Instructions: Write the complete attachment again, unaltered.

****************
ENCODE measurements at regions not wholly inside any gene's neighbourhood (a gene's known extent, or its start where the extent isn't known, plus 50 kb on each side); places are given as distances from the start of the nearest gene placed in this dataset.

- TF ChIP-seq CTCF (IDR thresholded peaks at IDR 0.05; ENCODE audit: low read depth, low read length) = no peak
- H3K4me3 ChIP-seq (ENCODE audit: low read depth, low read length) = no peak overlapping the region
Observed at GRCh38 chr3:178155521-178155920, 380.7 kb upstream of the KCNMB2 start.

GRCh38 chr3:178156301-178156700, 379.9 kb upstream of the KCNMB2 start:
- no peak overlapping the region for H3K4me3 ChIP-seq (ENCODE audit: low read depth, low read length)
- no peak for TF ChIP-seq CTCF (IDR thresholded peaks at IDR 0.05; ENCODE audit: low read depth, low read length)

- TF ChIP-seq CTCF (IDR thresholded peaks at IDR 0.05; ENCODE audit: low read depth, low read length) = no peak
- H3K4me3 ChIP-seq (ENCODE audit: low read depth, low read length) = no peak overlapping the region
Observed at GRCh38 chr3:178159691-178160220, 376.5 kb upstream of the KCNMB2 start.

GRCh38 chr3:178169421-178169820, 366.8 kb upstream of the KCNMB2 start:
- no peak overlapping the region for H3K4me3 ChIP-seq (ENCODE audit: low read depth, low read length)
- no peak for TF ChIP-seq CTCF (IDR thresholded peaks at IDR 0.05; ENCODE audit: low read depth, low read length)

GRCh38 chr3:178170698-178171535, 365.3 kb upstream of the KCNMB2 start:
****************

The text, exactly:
ENCODE measurements at regions not wholly inside any gene's neighbourhood (a gene's known extent, or its start where the extent isn't known, plus 50 kb on each side); places are given as distances from the start of the nearest gene placed in this dataset.

- TF ChIP-seq CTCF (IDR thresholded peaks at IDR 0.05; ENCODE audit: low read depth, low read length) = no peak
- H3K4me3 ChIP-seq (ENCODE audit: low read depth, low read length) = no peak overlapping the region
Observed at GRCh38 chr3:178155521-178155920, 380.7 kb upstream of the KCNMB2 start.

GRCh38 chr3:178156301-178156700, 379.9 kb upstream of the KCNMB2 start:
- no peak overlapping the region for H3K4me3 ChIP-seq (ENCODE audit: low read depth, low read length)
- no peak for TF ChIP-seq CTCF (IDR thresholded peaks at IDR 0.05; ENCODE audit: low read depth, low read length)

- TF ChIP-seq CTCF (IDR thresholded peaks at IDR 0.05; ENCODE audit: low read depth, low read length) = no peak
- H3K4me3 ChIP-seq (ENCODE audit: low read depth, low read length) = no peak overlapping the region
Observed at GRCh38 chr3:178159691-178160220, 376.5 kb upstream of the KCNMB2 start.

GRCh38 chr3:178169421-178169820, 366.8 kb upstream of the KCNMB2 start:
- no peak overlapping the region for H3K4me3 ChIP-seq (ENCODE audit: low read depth, low read length)
- no peak for TF ChIP-seq CTCF (IDR thresholded peaks at IDR 0.05; ENCODE audit: low read depth, low read length)

GRCh38 chr3:178170698-178171535, 365.3 kb upstream of the KCNMB2 start: